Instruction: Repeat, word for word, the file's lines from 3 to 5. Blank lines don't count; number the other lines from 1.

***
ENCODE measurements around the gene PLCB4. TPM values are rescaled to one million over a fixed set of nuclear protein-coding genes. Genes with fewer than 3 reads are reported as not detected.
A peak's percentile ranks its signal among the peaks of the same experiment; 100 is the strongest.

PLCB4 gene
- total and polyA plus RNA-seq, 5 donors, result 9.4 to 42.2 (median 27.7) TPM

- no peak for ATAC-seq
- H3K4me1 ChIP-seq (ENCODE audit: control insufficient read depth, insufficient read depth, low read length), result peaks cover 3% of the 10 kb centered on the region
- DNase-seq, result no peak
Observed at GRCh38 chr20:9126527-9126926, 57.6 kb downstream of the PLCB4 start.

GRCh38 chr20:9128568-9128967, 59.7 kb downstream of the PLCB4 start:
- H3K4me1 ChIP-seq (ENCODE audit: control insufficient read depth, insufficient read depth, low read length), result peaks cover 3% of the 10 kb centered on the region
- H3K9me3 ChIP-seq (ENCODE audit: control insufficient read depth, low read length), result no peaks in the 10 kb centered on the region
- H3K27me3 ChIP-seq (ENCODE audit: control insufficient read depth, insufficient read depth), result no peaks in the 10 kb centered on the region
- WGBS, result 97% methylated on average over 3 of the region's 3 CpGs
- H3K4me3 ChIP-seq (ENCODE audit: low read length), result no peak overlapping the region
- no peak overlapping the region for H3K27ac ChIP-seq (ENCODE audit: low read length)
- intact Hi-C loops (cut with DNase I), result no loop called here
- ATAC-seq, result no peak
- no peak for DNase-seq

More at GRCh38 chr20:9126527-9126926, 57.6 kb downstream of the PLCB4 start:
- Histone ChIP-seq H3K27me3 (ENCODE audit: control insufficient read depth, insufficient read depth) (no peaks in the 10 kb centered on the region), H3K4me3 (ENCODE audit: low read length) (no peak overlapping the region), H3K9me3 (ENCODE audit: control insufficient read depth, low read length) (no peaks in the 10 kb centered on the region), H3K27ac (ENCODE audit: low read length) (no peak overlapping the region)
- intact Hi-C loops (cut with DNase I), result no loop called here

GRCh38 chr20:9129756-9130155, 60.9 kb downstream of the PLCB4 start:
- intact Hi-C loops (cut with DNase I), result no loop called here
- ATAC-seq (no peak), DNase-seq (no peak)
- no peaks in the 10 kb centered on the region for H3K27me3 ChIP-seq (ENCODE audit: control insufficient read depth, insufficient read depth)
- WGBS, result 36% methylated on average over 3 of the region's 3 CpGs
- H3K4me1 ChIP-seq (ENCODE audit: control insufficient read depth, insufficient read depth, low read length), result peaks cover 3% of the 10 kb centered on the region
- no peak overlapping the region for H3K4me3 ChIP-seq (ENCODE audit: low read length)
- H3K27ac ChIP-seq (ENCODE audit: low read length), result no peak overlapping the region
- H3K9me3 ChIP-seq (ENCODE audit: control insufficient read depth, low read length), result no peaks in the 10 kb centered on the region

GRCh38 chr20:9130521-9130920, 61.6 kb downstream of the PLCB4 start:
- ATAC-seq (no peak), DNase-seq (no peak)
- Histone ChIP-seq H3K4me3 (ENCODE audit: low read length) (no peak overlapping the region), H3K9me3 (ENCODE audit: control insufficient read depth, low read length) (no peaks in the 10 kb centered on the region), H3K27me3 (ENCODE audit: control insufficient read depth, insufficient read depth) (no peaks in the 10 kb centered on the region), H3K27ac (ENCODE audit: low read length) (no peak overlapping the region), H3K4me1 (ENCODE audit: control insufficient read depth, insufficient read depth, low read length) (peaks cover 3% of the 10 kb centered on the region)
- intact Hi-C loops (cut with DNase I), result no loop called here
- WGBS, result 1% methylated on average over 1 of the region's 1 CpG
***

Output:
PLCB4 gene
- total and polyA plus RNA-seq, 5 donors, result 9.4 to 42.2 (median 27.7) TPM

- no peak for ATAC-seq